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The Last Englishman: The Double Life of Arthur Ransome
Location(s): England, Russia
Era(s): First half of the 20th Century
Arthur Ransome is best known for the twelve immortal ”Swallows and Amazons” books he wrote on his return from Russia in 1928. From his prose he appears a genial and gentle Englishman, who, like his protagonists, pursued benign maritime adventures. Nothing could be further from the truth. By the time he wrote his masterpieces, the most interesting episodes of his life were well behind him. For Ransome led a double, and often tortured, life. Before his fame as an author, he was notorious for very different reasons: between 1917 and 1924, he was the Russian correspondent for the Daily News and the Manchester Guardian, and his sympathy for the Bolshevik regime gave him unparalleled access to its leaders, policies, politics, and plots. He was also the lover, and later the husband, of Evgenia Shelepina, Trotsky’s private secretary, as well as friends with Karl Radek, the Bolshevik’s Chief of Propaganda, and Felix Dzerzhinsky, founder of the secret police. In denying the horrors that followed the Revolution, and in considering Stalin a latter-day Cromwell, he was the bane of the British establishment. Yet his contacts earned him not only the admiration of liberals, both in the U.K. and the U.S., but a place in the British Secret Intelligence Service.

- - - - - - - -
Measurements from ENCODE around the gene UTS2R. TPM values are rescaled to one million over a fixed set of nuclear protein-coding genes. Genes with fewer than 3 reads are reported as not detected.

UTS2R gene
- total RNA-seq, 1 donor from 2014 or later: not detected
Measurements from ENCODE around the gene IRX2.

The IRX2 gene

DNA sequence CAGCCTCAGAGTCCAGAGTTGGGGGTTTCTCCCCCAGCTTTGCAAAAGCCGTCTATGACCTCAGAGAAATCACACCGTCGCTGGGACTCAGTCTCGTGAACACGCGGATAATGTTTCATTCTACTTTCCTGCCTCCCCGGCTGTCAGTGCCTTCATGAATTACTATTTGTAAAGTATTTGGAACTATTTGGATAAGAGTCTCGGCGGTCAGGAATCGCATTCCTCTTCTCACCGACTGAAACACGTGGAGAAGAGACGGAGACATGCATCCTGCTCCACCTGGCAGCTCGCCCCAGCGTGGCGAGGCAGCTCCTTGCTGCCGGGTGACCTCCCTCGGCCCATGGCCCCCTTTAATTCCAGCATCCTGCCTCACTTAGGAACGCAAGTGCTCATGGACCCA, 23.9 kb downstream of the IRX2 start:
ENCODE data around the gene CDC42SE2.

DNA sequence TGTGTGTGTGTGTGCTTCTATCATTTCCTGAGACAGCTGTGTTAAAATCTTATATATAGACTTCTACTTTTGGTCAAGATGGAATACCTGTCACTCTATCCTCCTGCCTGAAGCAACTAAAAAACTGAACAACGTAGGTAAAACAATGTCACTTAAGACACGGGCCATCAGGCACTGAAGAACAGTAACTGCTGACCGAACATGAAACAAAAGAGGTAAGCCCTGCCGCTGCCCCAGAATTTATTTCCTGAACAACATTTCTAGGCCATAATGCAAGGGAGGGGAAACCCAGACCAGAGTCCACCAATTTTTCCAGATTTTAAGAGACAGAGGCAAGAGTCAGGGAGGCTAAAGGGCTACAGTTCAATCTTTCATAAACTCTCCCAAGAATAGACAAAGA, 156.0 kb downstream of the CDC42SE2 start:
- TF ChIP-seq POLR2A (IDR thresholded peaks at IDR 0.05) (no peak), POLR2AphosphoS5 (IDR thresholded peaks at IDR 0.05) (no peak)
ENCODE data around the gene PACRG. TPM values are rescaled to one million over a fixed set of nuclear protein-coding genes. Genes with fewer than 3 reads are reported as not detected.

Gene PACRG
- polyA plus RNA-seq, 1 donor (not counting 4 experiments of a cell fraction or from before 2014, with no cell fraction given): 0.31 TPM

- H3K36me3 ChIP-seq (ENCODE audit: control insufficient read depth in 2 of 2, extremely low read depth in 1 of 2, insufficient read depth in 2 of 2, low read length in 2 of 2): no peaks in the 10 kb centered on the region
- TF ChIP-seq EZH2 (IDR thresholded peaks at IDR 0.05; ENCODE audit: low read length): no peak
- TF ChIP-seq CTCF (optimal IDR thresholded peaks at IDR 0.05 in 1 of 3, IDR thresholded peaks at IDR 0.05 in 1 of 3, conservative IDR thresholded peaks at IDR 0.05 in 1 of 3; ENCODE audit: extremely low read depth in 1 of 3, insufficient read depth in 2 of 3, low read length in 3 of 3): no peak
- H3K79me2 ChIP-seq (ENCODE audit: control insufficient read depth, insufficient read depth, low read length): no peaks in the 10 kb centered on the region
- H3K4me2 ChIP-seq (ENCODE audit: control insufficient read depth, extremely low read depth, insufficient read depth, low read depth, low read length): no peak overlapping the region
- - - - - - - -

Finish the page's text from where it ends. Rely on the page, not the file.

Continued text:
In this biography, Chambers traces Ransome’s life back to his earliest childhood, his struggles as a hack writer, and his flight from a disastrous marriage, then on to the decade he spent in Russia during that country’s violent, formative years, ostensibly as a journalist, but more accurately as a spy (albeit a sympathetic one). The book’s genius lies in Chambers’s complete understanding of the Revolution’s complexity, the rise and fall of the factions, the extreme personalities who guided it and were often sacrificed to it. He explores the tensions Ransome always felt between his allegiance to England’s decencies and the egalitarian Bolshevik vision, between competing romantic attachments, between the Lake Country he loved and always considered home and the lure of the Russian steppes to which he repeatedly returned. What emerges is not only history, recorded by someone who was there to witness it, but also the story of an immensely troubled and conflicted human being not entirely at home in either culture or country.
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